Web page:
‘The Road Ahead’ is, in effect, a bloated version of the speech he is poised to give at conference. Yet its reliance on vague cliché dismayed even the vacuous ranks of the commentariat usually first to applaud him. There is little in it that Theresa May or David Cameron could have disagreed with. It is hard to know at whom it’s really aimed: few of Labour’s former voters will be eagerly awaiting their copy, and the enthusiasts likely to read it will find its circumlocution and avoidance of commitments frustrating. Perhaps the hope is that its sentiments will diffuse into a general sense of Starmer’s values: country, family, work, security and, above all, Not Being Jeremy Corbyn.

Starmer’s essay is a Rorschach blot: his opponents see a flailing dearth of ambition, his acolytes a sensible pitch for the centre-ground. Most telling are its absences. The climate crisis digresses into a paean to private industry. If Starmer is reluctant to define what he means by ‘contribution’ and ‘fairness’, old prejudices about ‘skivers’, ‘strivers’ and ‘benefit parasites’ will rise from their graves. Britons are working ever harder and for ever less pay: everyone agrees things should be fairer, and everyone wants more say and greater security. Some may even want to work a bit less, for better pay, and get to see the other members of their hard-working families when they aren’t exhausted. The obvious question Starmer avoids is: how? Facing a protean Tory adversary – willing to radically adjust the way they use the state, including its taxation capacity, and perhaps making a burgeoning turn on the climate – that question is all the more pressing. But answer came there none.


  • 24 September 2021 at 5:55pm
    Christopher Wright says:
    The final paragraph goes to the heart of the problem. We need to celebrate skiving in the low paid private sector. Pitch it like this: 'If you voted Brexit, why should your boss have freedom of movement for his money? You work harder for less pay, why should your boss work less for more pay because of your hard work? You know the union in your sector is cowed. Joining, or organising, will bring you under tighter surveillance and job insecurity. So, just try to work as little as possible while keeping hold of your job. The company you work for will become less competitive over time, and face going bust. This is really the only viable way to change things. Make those private equity people lose money through grassroots action.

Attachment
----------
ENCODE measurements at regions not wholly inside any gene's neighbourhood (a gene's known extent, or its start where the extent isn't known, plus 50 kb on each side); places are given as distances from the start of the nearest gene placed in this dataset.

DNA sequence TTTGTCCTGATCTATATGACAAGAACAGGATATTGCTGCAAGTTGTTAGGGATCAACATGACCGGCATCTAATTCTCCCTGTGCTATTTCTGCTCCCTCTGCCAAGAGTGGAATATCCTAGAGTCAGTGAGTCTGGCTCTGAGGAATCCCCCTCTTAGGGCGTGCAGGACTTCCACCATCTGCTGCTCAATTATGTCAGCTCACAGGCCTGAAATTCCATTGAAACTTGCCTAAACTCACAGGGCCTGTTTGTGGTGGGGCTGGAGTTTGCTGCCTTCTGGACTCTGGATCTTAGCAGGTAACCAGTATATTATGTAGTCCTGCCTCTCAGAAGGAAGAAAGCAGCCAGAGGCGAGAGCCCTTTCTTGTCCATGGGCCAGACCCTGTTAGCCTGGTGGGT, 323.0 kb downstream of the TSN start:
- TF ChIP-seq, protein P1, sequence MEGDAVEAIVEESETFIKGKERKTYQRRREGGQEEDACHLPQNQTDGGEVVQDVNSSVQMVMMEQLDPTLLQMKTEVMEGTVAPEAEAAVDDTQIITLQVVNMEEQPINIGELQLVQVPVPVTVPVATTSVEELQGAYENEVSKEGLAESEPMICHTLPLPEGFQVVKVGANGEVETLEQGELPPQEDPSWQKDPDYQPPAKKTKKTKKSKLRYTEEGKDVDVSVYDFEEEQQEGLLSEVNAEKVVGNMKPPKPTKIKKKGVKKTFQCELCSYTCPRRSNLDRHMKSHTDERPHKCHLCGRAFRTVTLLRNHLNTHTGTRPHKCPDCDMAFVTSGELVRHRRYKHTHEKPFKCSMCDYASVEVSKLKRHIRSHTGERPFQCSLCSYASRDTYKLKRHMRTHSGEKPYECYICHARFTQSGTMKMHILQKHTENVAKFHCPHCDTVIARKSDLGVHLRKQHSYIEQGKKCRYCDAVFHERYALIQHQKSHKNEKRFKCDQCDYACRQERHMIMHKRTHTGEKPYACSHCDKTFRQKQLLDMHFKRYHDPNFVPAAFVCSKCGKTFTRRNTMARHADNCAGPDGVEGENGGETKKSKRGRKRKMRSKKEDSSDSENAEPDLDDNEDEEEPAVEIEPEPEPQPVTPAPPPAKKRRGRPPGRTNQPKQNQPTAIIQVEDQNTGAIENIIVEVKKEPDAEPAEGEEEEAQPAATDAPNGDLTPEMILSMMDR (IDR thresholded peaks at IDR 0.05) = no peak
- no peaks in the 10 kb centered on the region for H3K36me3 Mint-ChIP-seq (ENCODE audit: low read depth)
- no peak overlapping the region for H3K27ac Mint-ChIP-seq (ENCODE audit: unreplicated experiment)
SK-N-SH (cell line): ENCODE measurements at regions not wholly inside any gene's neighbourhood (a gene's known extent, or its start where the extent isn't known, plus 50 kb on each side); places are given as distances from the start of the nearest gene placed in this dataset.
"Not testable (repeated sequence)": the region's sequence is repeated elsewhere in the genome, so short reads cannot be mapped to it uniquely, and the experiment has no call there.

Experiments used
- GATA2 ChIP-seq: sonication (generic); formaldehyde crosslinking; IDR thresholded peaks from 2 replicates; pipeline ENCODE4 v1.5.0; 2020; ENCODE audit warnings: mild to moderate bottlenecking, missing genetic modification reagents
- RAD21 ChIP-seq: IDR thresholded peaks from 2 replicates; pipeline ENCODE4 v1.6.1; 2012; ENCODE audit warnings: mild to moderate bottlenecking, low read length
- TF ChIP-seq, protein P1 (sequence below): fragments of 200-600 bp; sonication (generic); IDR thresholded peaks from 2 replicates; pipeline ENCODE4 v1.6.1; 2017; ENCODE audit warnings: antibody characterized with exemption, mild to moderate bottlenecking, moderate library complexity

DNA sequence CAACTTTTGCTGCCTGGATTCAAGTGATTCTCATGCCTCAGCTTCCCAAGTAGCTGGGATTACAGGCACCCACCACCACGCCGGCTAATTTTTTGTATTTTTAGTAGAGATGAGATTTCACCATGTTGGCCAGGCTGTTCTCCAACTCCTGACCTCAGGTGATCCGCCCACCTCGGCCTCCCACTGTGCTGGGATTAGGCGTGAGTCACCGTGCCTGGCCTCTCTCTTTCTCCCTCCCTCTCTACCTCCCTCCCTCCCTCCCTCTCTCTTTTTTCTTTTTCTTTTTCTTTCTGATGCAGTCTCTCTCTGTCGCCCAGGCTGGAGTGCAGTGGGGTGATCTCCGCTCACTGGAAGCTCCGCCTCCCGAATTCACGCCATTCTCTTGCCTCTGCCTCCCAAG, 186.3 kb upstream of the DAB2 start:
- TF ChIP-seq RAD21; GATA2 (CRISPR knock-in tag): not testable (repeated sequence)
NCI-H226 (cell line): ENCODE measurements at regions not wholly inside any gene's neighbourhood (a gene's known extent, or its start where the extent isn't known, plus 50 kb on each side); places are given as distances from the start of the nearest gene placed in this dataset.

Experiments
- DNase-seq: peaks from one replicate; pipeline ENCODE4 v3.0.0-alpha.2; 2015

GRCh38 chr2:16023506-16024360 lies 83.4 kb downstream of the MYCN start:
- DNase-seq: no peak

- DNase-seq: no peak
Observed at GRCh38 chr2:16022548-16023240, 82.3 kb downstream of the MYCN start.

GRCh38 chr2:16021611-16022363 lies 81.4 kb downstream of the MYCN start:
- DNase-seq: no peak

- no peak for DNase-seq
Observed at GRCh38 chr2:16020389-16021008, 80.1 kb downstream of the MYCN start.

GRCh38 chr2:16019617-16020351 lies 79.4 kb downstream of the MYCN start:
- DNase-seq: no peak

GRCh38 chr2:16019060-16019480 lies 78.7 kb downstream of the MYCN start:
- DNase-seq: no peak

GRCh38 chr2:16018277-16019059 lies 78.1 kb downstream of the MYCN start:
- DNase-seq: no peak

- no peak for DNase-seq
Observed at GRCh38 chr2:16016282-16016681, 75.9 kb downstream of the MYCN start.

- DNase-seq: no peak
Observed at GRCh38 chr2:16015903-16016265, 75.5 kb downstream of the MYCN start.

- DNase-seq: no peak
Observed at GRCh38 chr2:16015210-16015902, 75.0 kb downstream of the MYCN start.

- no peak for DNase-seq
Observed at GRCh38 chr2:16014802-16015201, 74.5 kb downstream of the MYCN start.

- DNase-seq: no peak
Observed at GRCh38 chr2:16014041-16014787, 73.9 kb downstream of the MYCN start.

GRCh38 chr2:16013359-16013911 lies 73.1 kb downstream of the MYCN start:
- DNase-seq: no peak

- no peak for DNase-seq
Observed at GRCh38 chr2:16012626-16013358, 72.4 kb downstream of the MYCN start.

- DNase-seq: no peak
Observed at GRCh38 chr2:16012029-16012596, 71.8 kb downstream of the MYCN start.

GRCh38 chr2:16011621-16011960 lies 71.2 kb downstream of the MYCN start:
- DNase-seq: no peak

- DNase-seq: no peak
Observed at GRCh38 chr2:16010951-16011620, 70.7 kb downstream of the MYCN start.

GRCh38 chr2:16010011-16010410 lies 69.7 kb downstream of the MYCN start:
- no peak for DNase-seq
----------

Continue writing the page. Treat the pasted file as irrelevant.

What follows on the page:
• 25 September 2021 at 2:48pm
      Joe Morison says: @ Christopher Wright
      This seems to me a very risky tactic. You suggest ‘working as little as possible while keeping hold of your job’, but that’s a difficult thing to judge. If it’s just a few individuals doing it and the company gets into the financial trouble you are aiming for; shedding jobs is a classic response, and the first to go will be those following your advice - there’s no shortage of people desperate for work to fill the new vacancies. On the other hand, if there is a general willingness to so behave then organizing into a union is viable and creates something with the power to effectively negotiate.

      In short, the workers united can form a real fighting force but the worker alone is fucked.

  • 24 September 2021 at 9:18pm
    Robin Durie says:
    "Most puzzling, though, is Starmer’s personal project: reforming the way the party leader is chosen, and returning to the old electoral college system instead of the one member, one vote"

    I know that you know this perfectly well, James; but (aside from the remarkably crack-handed way that Starmer's gone about it), this is only puzzling as long as you fail to remember the fundamental truth - that Labour right wingers loathe democracy. Not least, because democracy ultimately means ceding power to ordinary people.

    • 25 September 2021 at 9:52am
      joel says: @ Robin Durie
      Indeed, it's why they were at the forefront of the People's Vote movement. But it was not only they who demanded a laughably anti-democratic 2nd referendum and ultimately forced it on Corbyn, to predictably disastrous effect. Equally signifcant were McDonnell, Abbott, and a Labour membership besotted with Sir 2nd Referendum.

      James and his sober Novara crowd also pushed for that antidemocratic policy, when not promoting some antisemitism "crisis" that had magically appeared when Corbyn became leader.

      We are as likely to hear some expression of regret or contrition about their role in facilitating Corbyn's defeat as we are from the Labour right.

      They've moved on.

  • 25 September 2021 at 2:47pm
    XopherO says: